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Interpretation and design of ocean acidification experiments in upwelling systems in the context of carbonate chemistry co-variation with temperature and oxygen Public Deposited

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https://ir.library.oregonstate.edu/concern/articles/j098zc583

This is the publisher’s final pdf. The article is Published by Oxford University Press on behalf of International Council for the Exploration of the Sea 2015. This work is written by (a) US Government employee(s) and is in the public domain in the US. It can be found at:  http://icesjms.oxfordjournals.org/

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  • Coastal upwelling regimes are some of the most productive ecosystems in the ocean but are also among the most vulnerable to ocean acidification (OA) due to naturally high background concentrations of CO₂. Yet our ability to predict how these ecosystems will respond to additional CO₂ resulting from anthropogenic emissions is poor. To help address this uncertainty, researchers perform manipulative experiments where biological responses are evaluated across different CO₂ partial pressure (pCO₂) levels. In upwelling systems, however, contemporary carbonate chemistry variability remains only partly characterized and patterns of co-variation with other biologically important variables such as temperature and oxygen are just beginning to be explored in the context of OA experimental design. If co-variation among variables is prevalent, researchers risk performing OA experiments with control conditions that are not experienced by the focal species, potentially diminishing the ecological relevance of the experiment. Here, we synthesized a large carbonate chemistry dataset that consists of carbonate chemistry, temperature, and oxygen measurements from multiple moorings and ship-based sampling campaigns from the California Current Ecosystem (CCE), and includes fjord and tidal estuaries and open coastal waters. We evaluated patterns of pCO₂ variability and highlight important co-variation between pCO₂, temperature, and oxygen. We subsequently compared environmental pCO₂–temperature measurements with conditions maintained in OA experiments that used organisms from the CCE. By drawing such comparisons, researchers can gain insight into the ecological relevance of previously published OA experiments, but also identify species or life history stages that may already be influenced by contemporary carbonate chemistry conditions. We illustrate the implications co-variation among environmental variables can have for the interpretation of OA experimental results and suggest an approach for designing experiments with pCO₂ levels that better reflect OA hypotheses while simultaneously recognizing natural co-variation with other biologically relevant variables.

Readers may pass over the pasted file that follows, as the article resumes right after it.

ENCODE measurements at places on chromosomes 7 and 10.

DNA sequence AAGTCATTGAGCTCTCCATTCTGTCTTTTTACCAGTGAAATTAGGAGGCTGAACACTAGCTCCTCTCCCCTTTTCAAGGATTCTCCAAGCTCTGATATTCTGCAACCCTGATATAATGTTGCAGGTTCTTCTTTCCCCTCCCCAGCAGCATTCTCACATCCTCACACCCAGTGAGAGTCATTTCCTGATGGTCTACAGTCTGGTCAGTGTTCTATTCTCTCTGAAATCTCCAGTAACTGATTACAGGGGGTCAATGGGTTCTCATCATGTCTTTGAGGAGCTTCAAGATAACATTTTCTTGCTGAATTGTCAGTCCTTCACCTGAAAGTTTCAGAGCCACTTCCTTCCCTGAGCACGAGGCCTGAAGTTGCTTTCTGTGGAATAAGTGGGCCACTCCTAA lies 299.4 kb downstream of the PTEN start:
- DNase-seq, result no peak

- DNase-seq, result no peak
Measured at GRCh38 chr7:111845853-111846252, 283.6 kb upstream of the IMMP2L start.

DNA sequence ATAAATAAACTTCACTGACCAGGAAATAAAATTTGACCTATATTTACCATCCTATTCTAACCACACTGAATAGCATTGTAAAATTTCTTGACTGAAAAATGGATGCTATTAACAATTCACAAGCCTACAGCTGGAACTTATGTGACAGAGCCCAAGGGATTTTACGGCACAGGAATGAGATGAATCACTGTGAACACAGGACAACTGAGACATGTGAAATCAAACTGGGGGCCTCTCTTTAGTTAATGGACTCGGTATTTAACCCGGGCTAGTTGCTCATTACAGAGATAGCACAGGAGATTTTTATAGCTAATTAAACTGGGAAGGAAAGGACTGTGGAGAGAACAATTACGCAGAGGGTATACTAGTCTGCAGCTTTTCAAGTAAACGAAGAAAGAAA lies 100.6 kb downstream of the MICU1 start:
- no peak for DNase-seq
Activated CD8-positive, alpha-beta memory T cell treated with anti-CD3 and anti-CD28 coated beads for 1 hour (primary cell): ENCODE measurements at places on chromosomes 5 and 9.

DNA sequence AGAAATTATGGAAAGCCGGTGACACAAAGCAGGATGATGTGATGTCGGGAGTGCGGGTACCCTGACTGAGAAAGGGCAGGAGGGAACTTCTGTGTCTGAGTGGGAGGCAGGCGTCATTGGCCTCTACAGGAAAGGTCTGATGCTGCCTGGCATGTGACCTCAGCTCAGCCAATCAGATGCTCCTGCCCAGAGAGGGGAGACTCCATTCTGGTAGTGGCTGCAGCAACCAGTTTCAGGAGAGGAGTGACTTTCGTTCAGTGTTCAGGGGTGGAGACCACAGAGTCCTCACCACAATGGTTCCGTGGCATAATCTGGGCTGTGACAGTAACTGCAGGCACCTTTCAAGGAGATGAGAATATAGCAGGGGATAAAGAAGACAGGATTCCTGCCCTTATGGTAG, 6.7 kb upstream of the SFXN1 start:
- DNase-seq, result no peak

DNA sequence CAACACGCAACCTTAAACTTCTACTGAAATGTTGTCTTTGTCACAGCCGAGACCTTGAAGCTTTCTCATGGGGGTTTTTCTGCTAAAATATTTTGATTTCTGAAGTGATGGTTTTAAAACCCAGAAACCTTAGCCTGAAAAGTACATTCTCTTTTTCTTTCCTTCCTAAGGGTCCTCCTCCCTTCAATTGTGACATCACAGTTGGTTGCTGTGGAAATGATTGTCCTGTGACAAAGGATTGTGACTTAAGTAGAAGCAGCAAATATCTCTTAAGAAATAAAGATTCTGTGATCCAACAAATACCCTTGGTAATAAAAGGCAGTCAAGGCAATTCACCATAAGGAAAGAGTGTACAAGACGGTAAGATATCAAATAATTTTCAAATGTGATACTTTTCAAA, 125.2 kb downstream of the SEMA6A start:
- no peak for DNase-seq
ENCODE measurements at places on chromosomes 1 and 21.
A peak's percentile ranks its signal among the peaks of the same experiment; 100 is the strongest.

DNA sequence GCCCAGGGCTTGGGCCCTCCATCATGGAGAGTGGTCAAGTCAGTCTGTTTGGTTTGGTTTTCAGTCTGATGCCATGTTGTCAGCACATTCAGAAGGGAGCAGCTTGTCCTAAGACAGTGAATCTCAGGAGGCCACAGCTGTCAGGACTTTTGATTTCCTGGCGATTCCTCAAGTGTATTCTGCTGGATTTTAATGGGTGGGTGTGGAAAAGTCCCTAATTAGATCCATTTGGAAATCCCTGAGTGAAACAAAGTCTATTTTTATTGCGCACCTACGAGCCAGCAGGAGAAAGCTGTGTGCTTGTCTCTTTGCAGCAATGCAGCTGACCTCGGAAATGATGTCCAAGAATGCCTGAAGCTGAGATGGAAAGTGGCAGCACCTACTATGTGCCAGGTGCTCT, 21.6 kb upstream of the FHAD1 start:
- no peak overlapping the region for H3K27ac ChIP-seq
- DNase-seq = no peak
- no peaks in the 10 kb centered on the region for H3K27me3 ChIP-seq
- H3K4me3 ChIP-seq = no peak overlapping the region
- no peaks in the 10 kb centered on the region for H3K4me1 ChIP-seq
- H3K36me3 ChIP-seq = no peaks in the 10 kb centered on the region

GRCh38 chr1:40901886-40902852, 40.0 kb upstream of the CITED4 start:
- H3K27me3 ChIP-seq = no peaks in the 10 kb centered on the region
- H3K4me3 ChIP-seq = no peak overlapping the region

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  • Reum, J. C. P., Alin, S. R., Harvey, C. J., Bednaršek, N., Evans, W., Feely, R. A., ... & Sabine, C. L. (2016). Interpretation and design of ocean acidification experiments in upwelling systems in the context of carbonate chemistry co-variation with temperature and oxygen. ICES Journal of Marine Science: Journal du Conseil, 73(3), 582-595. doi:10.1093/icesjms/fsu231
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  • 73
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  • 3
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  • Funding for JCPR was provided through a National Research Council Fellowship. Funding for NOAA/PMEL contributions to the mooring time-series, underway pCO<INF>2</INF>, and spatial survey data used in these analyses were provided by NOAA's Climate Programme Office's Global Carbon Cycle Programme (grants GC05-288 and GC10-102), NOAA's Ocean Acidification Programme, and NOAA/PMEL. The Cha ba mooring off La Push, Washington, was also supported by the Murdock Charitable Trust, NANOOS (Northwest Association of Networked Ocean Observing Systems, a Regional Association of NOAA's US Integrated Ocean Observing System Programme), UW/APL, UW College of the Environment, and UW Provost's Office. The PRISM cruises were supported by the State of Washington through UW Oceanography and APL. The NH10 mooring is funded by NOAA through NANOOS, and by NSF through CMOP (Science and Technology Center for Coastal Margin Observation and Prediction OCE-0424602). Surface ocean pCO<INF>2</INF> data collected on the NH10 mooring were supported by NSF Chemical Oceanography OCE-0752576 awarded to BH and P.G. Strutton. This is PMEL contribution number 4100.
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